HERSHEY, Pa. (AP) — Pennsylvania’s Democratic governor and his Republican challenger met in their only formal appearance together in the fall campaign, in which moderator Alex Trebek of “Jeopardy!” fame needled the candidates on their mudslinging and pressed them on their perceived exaggerations.
The event, billed by Trebek as conversational and not a debate, showed that Trebek had read up on Pennsylvania’s issues and politics in drafting questions for Gov. Tom Wolf and GOP nominee Scott Wagner.
But it also led to unexpected moments at Monday night’s annual Pennsylvania Chamber of Business and Industry dinner in Hershey, such as Trebek chastising policymakers broadly for “shortchanging education in this state for decades.”
The nearly hourlong event attended by about 1,700 people ended with Wagner pacing the stage during his closing statement, brushing off Trebek’s entreaty to wrap it up and declaring that he’d change his name to Tom Wolf “if I don’t do anything in four years” if elected governor.
Trebek also touched on the death penalty, imposing a severance tax on natural gas drilling and gerrymandering congressional districts, while the men jousted over who can better deal with the state’s huge pension debt.
At one point, Trebek asked Wolf and Wagner — seated on stools several feet apart — if they’d ever said anything about their opponent that they knew was untrue.
“Not that I remember, no,” Wolf responded, drawing laughter from the audience.
Wolf went on to contend that neither he nor Wagner have said things they knew to be untrue about each other, “but we certainly disagree.”
When it came to Wagner, Trebek took on the Republican’s politically unrealistic pledge to pour another $1 billion into public schools in one year. But first, Trebek recounted a list of critical statements Wagner’s made of public schools and teachers during his campaign for governor and four years as a gatecrashing conservative in the state Senate.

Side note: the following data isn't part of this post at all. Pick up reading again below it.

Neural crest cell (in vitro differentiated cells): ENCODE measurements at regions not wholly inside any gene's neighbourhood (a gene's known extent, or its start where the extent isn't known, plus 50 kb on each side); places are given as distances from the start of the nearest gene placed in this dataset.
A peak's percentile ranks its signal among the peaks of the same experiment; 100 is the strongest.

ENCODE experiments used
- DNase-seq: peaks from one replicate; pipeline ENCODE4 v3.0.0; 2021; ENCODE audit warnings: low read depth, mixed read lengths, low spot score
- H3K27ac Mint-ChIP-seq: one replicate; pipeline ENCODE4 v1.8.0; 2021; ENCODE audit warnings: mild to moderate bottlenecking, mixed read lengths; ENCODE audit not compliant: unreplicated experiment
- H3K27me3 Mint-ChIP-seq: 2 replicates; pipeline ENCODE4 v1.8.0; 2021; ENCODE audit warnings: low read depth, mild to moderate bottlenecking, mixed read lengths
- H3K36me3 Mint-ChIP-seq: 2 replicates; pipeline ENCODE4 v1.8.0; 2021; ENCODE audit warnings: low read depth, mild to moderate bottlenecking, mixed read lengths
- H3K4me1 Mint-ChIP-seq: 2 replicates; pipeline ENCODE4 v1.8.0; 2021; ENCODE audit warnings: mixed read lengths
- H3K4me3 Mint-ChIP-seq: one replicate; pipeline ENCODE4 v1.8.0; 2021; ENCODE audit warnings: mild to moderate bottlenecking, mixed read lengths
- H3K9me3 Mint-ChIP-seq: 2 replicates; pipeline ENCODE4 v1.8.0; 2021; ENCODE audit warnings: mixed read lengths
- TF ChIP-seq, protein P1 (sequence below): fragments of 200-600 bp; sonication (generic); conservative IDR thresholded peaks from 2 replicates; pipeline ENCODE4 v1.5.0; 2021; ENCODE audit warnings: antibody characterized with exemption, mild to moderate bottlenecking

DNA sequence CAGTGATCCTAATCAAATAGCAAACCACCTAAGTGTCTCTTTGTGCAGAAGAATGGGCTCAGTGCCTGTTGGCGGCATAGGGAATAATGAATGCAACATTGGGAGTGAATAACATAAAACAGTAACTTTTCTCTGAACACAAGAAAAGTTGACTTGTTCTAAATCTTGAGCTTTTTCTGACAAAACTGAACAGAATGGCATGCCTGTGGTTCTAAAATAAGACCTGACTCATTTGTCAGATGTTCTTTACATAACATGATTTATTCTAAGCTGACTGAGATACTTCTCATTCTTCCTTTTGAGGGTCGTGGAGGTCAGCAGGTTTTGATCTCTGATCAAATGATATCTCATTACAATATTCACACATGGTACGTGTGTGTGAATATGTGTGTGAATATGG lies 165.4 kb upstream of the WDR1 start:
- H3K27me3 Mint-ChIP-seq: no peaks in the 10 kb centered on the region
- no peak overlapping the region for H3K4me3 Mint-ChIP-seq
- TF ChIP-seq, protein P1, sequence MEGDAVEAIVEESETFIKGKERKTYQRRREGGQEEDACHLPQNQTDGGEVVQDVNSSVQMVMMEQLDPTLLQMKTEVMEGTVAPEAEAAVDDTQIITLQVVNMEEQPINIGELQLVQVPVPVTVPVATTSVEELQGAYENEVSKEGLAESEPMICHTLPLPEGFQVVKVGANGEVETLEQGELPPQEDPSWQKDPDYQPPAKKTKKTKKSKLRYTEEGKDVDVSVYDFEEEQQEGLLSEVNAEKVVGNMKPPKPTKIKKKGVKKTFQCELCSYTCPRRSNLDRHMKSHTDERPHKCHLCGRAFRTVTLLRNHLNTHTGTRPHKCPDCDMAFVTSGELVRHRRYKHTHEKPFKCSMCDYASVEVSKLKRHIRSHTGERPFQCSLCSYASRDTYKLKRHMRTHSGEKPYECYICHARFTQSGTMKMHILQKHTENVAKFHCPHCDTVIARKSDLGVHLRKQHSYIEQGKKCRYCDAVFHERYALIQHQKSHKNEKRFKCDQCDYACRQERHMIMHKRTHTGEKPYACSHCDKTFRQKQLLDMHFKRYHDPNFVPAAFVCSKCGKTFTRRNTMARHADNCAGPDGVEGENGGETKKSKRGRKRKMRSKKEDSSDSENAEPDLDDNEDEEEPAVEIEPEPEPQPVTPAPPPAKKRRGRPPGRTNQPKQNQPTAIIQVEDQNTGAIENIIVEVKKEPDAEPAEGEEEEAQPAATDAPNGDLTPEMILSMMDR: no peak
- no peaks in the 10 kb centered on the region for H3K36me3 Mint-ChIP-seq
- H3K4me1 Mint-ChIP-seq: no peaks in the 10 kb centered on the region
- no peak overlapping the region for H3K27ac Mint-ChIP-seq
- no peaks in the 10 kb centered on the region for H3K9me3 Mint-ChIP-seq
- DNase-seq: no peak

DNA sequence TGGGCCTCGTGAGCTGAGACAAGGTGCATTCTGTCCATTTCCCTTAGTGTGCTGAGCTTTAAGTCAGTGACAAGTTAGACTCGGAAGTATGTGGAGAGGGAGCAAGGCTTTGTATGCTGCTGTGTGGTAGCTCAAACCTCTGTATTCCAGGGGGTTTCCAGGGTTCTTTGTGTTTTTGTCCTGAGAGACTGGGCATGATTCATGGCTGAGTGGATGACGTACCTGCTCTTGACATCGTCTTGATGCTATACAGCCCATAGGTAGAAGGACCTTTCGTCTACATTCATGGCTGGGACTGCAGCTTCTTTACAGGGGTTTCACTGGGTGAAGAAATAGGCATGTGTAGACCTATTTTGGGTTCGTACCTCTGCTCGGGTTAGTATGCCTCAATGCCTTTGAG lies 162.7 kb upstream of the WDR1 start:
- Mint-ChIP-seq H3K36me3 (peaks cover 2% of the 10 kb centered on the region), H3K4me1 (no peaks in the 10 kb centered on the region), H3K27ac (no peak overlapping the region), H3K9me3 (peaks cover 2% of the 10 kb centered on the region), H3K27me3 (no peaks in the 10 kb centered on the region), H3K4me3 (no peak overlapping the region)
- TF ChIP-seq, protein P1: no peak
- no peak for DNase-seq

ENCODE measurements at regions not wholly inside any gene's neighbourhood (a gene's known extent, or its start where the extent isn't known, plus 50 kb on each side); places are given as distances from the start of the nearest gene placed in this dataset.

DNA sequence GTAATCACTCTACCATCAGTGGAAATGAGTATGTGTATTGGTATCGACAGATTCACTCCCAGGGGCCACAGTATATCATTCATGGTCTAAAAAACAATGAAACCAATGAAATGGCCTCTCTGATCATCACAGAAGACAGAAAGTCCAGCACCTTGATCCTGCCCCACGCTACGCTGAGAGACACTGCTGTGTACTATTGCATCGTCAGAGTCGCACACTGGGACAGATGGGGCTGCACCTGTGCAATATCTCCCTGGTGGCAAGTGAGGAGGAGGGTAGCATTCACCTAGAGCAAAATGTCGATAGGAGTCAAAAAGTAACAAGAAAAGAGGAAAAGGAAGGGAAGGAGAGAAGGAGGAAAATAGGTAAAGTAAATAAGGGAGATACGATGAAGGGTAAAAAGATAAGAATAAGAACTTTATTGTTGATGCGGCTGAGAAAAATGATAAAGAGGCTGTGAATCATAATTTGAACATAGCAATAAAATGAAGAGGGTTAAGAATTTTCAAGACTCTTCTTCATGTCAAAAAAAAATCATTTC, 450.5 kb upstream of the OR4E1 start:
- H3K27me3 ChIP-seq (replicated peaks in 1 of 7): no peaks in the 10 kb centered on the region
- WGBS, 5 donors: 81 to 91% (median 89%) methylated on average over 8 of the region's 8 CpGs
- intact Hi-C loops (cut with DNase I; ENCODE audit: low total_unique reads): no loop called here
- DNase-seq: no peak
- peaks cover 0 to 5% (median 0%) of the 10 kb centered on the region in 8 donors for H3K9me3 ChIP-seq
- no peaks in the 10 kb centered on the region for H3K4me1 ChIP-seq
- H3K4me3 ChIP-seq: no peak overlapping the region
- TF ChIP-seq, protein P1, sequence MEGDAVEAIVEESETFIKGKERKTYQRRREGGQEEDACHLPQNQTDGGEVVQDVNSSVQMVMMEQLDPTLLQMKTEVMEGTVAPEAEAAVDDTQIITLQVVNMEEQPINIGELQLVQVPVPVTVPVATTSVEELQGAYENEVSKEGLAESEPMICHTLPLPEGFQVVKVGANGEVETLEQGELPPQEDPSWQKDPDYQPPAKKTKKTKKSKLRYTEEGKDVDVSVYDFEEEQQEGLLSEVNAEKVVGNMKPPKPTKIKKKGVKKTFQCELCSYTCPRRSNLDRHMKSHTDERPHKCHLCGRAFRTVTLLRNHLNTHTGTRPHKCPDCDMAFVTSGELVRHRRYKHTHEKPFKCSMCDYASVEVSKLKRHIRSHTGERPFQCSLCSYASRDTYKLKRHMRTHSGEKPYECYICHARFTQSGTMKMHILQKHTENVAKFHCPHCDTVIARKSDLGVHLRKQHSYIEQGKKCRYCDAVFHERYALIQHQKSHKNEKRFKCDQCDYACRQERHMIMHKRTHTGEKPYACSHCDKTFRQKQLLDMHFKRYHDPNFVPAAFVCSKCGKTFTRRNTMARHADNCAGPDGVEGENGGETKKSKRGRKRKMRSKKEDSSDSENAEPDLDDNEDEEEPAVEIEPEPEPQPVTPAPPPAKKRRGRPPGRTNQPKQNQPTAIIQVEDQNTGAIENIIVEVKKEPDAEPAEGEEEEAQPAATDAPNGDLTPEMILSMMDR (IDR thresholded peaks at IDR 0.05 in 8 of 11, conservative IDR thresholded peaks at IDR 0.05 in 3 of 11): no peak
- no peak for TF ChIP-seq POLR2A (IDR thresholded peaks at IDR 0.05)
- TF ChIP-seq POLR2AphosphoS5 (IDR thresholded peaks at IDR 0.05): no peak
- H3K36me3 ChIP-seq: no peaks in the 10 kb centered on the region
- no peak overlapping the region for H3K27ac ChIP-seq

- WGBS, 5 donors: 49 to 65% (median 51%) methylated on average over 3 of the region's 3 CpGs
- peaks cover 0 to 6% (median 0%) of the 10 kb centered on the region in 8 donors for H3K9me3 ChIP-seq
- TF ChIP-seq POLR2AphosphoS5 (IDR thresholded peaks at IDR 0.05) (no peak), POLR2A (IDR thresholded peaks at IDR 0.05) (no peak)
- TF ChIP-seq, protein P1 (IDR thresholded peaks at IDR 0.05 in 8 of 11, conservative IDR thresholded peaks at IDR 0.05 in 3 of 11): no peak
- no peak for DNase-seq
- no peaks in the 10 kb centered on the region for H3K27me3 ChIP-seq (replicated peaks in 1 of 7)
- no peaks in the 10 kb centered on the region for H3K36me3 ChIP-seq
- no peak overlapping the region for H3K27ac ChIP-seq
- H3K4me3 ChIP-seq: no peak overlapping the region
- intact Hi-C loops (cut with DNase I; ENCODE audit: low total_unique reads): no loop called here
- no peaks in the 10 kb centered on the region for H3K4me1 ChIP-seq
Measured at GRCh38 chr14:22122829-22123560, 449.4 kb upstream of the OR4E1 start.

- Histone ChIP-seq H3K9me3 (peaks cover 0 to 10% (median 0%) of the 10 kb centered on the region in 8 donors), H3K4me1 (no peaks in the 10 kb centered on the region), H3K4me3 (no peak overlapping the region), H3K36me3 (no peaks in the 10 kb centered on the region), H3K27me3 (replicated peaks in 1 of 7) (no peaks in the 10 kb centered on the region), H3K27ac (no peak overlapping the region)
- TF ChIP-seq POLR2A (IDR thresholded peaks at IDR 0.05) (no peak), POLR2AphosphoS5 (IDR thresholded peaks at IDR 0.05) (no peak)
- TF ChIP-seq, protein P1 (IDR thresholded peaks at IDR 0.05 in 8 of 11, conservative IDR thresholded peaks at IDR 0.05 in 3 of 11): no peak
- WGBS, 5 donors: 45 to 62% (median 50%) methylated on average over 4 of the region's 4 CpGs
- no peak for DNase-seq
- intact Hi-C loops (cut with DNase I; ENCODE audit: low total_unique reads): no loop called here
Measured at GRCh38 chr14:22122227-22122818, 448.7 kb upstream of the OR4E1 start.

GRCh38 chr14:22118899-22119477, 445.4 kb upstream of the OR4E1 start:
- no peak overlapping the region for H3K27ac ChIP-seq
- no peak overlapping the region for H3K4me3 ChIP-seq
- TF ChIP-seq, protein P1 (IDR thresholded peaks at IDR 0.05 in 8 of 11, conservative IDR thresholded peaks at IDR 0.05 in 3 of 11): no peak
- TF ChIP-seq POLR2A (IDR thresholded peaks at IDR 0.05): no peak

“Now it seems to me, you have done a full 180,” Trebek told Wagner.
Wagner shot back by saying “here’s a fact” and accused Wolf of not putting any new money into public schools for the first three years of his term because he had not signed an actual spending bill until 2018 amid thorny budget fights with the Republican-controlled Legislature.
That, however, ignored the fact that Wolf had agreed to spending bills passed by the Legislature in 2016 and 2017, but chose to let them lapse into law while he and lawmakers tussled over how to scrape up the money to pay for it. Wolf maintains that he has won $1 billion in increased aid for education from the Legislature in his first term.
Wolf is seeking a second term in the Nov. 6 election. Wagner served four years in the state Senate, resigning in June, and runs a $75 million waste-hauling business.
The night was to be the candidates’ only formal appearance together this fall, as Wolf runs a low-key campaign, nurses a big lead in independent polls and barely acknowledges that he even has an opponent while he works the levers of government. Wolf also has held a huge fundraising lead over Wagner, who is largely self-funding his campaign.
Wagner, meanwhile, has accused Wolf of rejecting more than a dozen debate invitations from newspapers, TV stations and others. At one point, Trebek suggested that Wagner hadn’t been serious several months ago when he suggested the two candidates meet for a debate in each of Pennsylvania’s 67 counties.
Wagner insisted that he had been serious. Wolf countered that more debates effectively are unnecessary because voters are reading and listening to the media’s coverage of the issues.
“I think people are listening,” Wolf said, turning to Wagner. “They don’t like what they’re hearing from you, but they’re listening.”
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